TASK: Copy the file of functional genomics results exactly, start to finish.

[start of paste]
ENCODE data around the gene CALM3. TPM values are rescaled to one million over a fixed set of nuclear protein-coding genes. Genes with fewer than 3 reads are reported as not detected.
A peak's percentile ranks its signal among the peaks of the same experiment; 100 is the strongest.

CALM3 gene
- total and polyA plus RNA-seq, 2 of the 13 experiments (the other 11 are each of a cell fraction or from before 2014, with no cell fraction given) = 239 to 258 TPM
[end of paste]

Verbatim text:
ENCODE data around the gene CALM3. TPM values are rescaled to one million over a fixed set of nuclear protein-coding genes. Genes with fewer than 3 reads are reported as not detected.
A peak's percentile ranks its signal among the peaks of the same experiment; 100 is the strongest.

CALM3 gene
- total and polyA plus RNA-seq, 2 of the 13 experiments (the other 11 are each of a cell fraction or from before 2014, with no cell fraction given) = 239 to 258 TPM